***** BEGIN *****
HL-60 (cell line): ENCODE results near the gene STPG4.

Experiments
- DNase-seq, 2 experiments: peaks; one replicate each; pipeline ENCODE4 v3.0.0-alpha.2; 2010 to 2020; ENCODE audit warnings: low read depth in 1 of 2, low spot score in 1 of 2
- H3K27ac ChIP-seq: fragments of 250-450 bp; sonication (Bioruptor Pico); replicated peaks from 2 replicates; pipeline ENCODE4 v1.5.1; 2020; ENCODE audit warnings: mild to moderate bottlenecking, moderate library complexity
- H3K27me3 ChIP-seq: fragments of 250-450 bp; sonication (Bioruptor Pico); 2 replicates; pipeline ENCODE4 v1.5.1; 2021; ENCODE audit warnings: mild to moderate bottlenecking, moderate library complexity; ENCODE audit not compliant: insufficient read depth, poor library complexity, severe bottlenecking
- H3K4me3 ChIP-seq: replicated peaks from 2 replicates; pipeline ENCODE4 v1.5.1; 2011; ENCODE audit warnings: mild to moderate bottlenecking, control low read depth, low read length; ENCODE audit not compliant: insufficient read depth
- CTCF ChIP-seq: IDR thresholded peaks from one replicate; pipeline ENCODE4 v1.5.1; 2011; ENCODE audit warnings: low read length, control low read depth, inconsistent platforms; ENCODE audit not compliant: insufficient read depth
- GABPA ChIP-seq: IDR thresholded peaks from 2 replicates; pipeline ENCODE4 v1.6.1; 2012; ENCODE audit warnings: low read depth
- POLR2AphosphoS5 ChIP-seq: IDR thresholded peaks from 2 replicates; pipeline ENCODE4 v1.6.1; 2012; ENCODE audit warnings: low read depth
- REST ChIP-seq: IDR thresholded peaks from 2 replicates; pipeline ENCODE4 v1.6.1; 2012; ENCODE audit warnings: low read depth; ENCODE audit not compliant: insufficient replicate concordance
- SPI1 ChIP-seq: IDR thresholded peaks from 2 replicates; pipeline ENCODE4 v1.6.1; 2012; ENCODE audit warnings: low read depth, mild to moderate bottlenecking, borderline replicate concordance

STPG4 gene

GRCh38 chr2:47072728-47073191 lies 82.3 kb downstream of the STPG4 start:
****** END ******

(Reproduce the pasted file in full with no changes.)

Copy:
HL-60 (cell line): ENCODE results near the gene STPG4.

Experiments
- DNase-seq, 2 experiments: peaks; one replicate each; pipeline ENCODE4 v3.0.0-alpha.2; 2010 to 2020; ENCODE audit warnings: low read depth in 1 of 2, low spot score in 1 of 2
- H3K27ac ChIP-seq: fragments of 250-450 bp; sonication (Bioruptor Pico); replicated peaks from 2 replicates; pipeline ENCODE4 v1.5.1; 2020; ENCODE audit warnings: mild to moderate bottlenecking, moderate library complexity
- H3K27me3 ChIP-seq: fragments of 250-450 bp; sonication (Bioruptor Pico); 2 replicates; pipeline ENCODE4 v1.5.1; 2021; ENCODE audit warnings: mild to moderate bottlenecking, moderate library complexity; ENCODE audit not compliant: insufficient read depth, poor library complexity, severe bottlenecking
- H3K4me3 ChIP-seq: replicated peaks from 2 replicates; pipeline ENCODE4 v1.5.1; 2011; ENCODE audit warnings: mild to moderate bottlenecking, control low read depth, low read length; ENCODE audit not compliant: insufficient read depth
- CTCF ChIP-seq: IDR thresholded peaks from one replicate; pipeline ENCODE4 v1.5.1; 2011; ENCODE audit warnings: low read length, control low read depth, inconsistent platforms; ENCODE audit not compliant: insufficient read depth
- GABPA ChIP-seq: IDR thresholded peaks from 2 replicates; pipeline ENCODE4 v1.6.1; 2012; ENCODE audit warnings: low read depth
- POLR2AphosphoS5 ChIP-seq: IDR thresholded peaks from 2 replicates; pipeline ENCODE4 v1.6.1; 2012; ENCODE audit warnings: low read depth
- REST ChIP-seq: IDR thresholded peaks from 2 replicates; pipeline ENCODE4 v1.6.1; 2012; ENCODE audit warnings: low read depth; ENCODE audit not compliant: insufficient replicate concordance
- SPI1 ChIP-seq: IDR thresholded peaks from 2 replicates; pipeline ENCODE4 v1.6.1; 2012; ENCODE audit warnings: low read depth, mild to moderate bottlenecking, borderline replicate concordance

STPG4 gene

GRCh38 chr2:47072728-47073191 lies 82.3 kb downstream of the STPG4 start: